Third Graders, You Can Look It Up!

 The following article is based on a recent press release… view the WABI TV Five News Coverage!

A Guilford Scholar looks it up!

“You can look it up!” becomes the answer to many of the questions third graders have when they have their own dictionaries.  Students from Piscataquis Elementary School in Guilford and SeDoMoCha in Dover Foxcroft can do just that after recently traveling to the Valley Grange Hall in Guilford for some lessons in history and to receive their own dictionary.

For the past seven years Valley Grange members have been providing dictionaries to third graders in the area. The local program is part of a nation-wide effort driven by the Dictionary Project—a non-profit organization based in South Carolina with a goal of assisting all students in completing the school year as good writers, active readers and creative thinkers by providing students with their own personal dictionary

Noting that Valley Grange has expanded the program to now include three districts, Valley Grange Master Jim Annis said, “This has been a fantastic program for us as an organization. It’s got us involved with the children and the schools where we can truly feel we are making a difference and have a lot of fun doing it!”

Program Director Walter Boomsma agrees and says “I never get tired of these kids’ enthusiasm. They just love the idea of having their own dictionary and in the program we do with them we try to get them to understand that they can own not only the dictionary but also all the words in it!”

Sergeant Boothroyd has the children's attention!

An added treat for the visiting students was Sergeant Eric Boothroyd, a civil war re-enactor from Dover Foxcroft. The Sergeant provides a bit of a history lesson and entertainment. He sets the stage for the students to understand how the Grange came into being shortly after the war and continues to be an organization about “people helping each other and the community.”

Boomsma estimates that Valley Grange will distribute around 180 dictionaries this year after traveling to Lagrange, Milo, and Brownville in November.  Parents of homeschooled children are urged to contact their local school or the Grange. Extra dictionaries are also available for children moving into the area.

Central Hall Is Central

Central Hall Today

In 1893 the Maine State Grange conducted its Twentieth Annual Session on December 19, 20, 21 at Central Hall in Dover. In his opening address, then State Master M. B. Hunt said, “The present is but the result of a long succession of the ages.” Over one hundred years later the succession is certainly longer, but the present is still so defined—by the succession of the ages.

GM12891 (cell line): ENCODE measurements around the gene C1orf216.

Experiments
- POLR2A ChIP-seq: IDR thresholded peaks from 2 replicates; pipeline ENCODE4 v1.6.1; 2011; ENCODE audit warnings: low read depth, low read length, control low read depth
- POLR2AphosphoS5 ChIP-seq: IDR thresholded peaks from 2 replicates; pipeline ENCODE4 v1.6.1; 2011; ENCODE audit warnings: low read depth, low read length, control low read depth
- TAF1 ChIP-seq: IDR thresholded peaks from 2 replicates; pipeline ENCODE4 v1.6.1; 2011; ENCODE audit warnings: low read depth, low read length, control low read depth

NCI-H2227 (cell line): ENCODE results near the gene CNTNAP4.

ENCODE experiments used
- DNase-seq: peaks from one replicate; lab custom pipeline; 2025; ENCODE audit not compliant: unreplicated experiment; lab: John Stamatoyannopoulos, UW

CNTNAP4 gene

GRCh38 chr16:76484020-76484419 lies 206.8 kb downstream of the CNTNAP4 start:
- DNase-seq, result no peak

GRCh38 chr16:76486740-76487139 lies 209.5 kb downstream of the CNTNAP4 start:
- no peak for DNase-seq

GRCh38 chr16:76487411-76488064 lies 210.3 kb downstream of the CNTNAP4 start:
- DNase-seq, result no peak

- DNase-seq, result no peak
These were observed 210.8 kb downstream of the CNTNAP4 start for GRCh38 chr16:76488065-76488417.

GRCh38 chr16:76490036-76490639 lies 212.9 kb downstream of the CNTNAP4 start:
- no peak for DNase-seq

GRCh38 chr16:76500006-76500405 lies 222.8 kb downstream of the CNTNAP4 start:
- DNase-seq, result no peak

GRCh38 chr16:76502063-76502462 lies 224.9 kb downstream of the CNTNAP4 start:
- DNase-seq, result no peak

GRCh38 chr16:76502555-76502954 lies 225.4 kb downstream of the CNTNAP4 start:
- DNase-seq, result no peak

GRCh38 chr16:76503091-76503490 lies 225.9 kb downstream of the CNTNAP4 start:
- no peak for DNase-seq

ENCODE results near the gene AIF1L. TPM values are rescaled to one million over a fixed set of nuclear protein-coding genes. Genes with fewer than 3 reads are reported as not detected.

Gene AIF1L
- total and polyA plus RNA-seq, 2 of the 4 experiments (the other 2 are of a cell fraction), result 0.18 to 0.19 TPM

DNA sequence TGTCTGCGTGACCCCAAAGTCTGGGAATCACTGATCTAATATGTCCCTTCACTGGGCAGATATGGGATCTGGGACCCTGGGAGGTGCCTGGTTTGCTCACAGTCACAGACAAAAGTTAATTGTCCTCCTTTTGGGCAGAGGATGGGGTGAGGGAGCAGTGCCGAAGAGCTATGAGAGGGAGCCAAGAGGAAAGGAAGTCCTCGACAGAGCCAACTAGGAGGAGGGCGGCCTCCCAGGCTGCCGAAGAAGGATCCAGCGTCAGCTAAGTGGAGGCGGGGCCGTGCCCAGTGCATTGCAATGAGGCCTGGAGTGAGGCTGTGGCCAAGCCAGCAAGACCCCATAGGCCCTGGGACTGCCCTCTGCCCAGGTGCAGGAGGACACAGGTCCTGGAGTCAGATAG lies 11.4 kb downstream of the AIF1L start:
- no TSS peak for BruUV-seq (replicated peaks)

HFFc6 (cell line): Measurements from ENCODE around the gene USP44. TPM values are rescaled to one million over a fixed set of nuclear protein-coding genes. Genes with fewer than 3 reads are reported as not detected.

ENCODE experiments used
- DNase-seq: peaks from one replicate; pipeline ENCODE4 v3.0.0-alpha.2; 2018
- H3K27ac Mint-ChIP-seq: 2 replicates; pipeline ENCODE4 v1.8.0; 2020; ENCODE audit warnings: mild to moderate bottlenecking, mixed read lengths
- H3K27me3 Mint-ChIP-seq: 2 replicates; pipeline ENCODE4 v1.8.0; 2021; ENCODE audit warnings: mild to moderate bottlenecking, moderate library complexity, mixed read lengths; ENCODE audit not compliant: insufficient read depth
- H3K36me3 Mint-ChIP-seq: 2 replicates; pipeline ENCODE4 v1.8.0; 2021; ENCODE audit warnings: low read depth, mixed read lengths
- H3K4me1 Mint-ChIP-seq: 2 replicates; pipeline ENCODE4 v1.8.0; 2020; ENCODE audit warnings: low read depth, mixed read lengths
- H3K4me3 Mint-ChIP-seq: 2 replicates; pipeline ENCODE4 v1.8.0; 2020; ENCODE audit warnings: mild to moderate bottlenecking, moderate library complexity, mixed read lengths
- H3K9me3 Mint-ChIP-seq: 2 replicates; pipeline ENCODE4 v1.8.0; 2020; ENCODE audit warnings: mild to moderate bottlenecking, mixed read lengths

There were some 95 Subordinate Granges throughout the state at that time. By way of comparison there were 155 listed in the 2009 roster—an interesting statistic to those who think the “Grange is dying.” Reading the Journal of Proceedings (minutes) of the three day event is certainly interesting—many of the challenges were not much different than today.  We cannot deny that our history is part of us and we are part of our history.

Perhaps because of my involvement with the Grange, I find it somewhat easy to picture those delegates assembling… walking across the road from the Blethen House where no doubt many stayed. I can see them making decisions that would become important parts of the “succession of the ages” and create a new present. 

Thanks to the work of the “Friends of Central Hall” many folks are recollecting other events and occasions and perhaps discovering how appropriate the name “Central” is. For many years, Central Hall was “central” to the lives and times of many. If you’ve missed the opportunity to be nostalgic, visit Central Hall on Saturday, March 6 from 10 am until 2 pm. Organizers are promising  a slideshow with historic photos, a time-line of exhibits of activities from the 1880s through the present, speakers  sharing more recent memories, guided tours (including the basement), and lots more.

At the close of the session over one hundred years ago, the body adopted the following resolution:  “ Resolved, that the members of the State Grange, now about to close, tender their sincere thanks to the citizens of Dover and Foxcroft for their very generous hospitality and attention during this session. “

George Bernard Shaw said, “We are made wise not by the recollection of our past but by the responsibility for our future.”  So I can’t help but wonder. Will the Maine State Grange meet at Central Hall again in the future?

“Your Household Guide”

While picking up and poking around I found a fascinating book in the Valley Grange Museum. It’s called Your Household Guide and contains “1001 helpful household hints… selected from several hundred Walsworth Bros. Home Recipe Books throughout the nation.” The cover imprint indicates it was sponsored by Shirley Grange No. 413.

These hints are now over fifty years old, but some are timeless. Others are amusing. I thought I’d reproduce a few here for your entertainment and possible use.

Do not grease the sides of a cake pan. How would you like to climb a greased pole?

When bread is baking, a small dish of water in the oven will help to keep the crust from getting hard.

When painting indoors, slip a pair of old socks over your shoes. If paint drops on the floor, just “skate” it up.

Turn printed washables inside out on the line to prevent fading.

Buttons sewn on with dental floss will stay on longer.

Put a small piece of soap in your sewing basket. Stick needles and pins in it and they will run through cloth more easily.

Spinach may be the broom of the stomach, but sauerkraut is the vacuum cleaner. (more…)